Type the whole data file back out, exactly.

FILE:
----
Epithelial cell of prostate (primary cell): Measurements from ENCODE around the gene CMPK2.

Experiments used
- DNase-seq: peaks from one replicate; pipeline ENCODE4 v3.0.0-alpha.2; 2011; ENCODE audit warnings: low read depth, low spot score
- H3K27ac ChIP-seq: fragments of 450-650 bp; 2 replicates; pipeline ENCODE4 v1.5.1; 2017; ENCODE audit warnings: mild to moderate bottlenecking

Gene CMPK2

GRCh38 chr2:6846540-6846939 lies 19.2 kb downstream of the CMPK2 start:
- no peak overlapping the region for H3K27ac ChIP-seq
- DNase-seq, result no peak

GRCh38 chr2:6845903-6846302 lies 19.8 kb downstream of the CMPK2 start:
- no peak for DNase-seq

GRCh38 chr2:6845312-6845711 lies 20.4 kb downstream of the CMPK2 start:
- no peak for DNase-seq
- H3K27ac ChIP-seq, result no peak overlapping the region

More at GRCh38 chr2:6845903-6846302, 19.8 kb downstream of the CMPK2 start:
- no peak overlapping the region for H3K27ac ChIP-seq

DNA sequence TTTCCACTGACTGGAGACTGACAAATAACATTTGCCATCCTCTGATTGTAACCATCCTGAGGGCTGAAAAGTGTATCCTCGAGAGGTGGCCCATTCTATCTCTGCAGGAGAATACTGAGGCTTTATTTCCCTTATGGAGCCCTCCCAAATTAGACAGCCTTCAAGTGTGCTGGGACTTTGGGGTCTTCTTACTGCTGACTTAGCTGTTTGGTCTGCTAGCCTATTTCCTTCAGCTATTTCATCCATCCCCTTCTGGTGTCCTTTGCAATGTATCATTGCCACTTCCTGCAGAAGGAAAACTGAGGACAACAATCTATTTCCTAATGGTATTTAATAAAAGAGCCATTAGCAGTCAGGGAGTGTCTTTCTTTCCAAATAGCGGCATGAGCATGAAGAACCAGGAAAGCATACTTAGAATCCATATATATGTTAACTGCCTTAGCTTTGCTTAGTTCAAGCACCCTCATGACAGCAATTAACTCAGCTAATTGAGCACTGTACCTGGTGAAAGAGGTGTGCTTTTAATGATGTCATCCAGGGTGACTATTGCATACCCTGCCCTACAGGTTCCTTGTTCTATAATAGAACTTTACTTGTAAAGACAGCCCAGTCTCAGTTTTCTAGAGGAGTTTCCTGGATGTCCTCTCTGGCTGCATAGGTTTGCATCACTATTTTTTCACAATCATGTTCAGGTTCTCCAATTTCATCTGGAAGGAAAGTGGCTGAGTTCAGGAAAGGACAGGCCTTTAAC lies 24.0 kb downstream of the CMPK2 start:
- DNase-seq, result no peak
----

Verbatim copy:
Epithelial cell of prostate (primary cell): Measurements from ENCODE around the gene CMPK2.

Experiments used
- DNase-seq: peaks from one replicate; pipeline ENCODE4 v3.0.0-alpha.2; 2011; ENCODE audit warnings: low read depth, low spot score
- H3K27ac ChIP-seq: fragments of 450-650 bp; 2 replicates; pipeline ENCODE4 v1.5.1; 2017; ENCODE audit warnings: mild to moderate bottlenecking

Gene CMPK2

GRCh38 chr2:6846540-6846939 lies 19.2 kb downstream of the CMPK2 start:
- no peak overlapping the region for H3K27ac ChIP-seq
- DNase-seq, result no peak

GRCh38 chr2:6845903-6846302 lies 19.8 kb downstream of the CMPK2 start:
- no peak for DNase-seq

GRCh38 chr2:6845312-6845711 lies 20.4 kb downstream of the CMPK2 start:
- no peak for DNase-seq
- H3K27ac ChIP-seq, result no peak overlapping the region

More at GRCh38 chr2:6845903-6846302, 19.8 kb downstream of the CMPK2 start:
- no peak overlapping the region for H3K27ac ChIP-seq

DNA sequence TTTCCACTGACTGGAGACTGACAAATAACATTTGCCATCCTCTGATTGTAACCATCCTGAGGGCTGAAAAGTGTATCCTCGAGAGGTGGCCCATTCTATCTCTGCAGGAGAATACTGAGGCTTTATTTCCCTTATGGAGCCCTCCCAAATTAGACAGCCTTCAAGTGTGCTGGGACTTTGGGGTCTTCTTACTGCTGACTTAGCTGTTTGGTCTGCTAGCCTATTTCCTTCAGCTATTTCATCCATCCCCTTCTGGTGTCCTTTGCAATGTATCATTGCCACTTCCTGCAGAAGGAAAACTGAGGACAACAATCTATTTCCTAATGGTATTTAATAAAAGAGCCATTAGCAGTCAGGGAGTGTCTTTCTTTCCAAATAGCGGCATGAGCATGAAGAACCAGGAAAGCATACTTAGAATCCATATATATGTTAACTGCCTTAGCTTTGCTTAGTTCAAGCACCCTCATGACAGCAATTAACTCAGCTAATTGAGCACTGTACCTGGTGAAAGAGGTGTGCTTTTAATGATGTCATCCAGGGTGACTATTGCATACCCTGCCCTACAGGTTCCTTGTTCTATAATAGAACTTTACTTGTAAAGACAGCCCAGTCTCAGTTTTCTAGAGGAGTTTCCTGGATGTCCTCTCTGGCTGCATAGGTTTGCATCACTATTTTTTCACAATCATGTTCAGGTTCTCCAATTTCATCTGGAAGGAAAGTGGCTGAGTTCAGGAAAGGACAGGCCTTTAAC lies 24.0 kb downstream of the CMPK2 start:
- DNase-seq, result no peak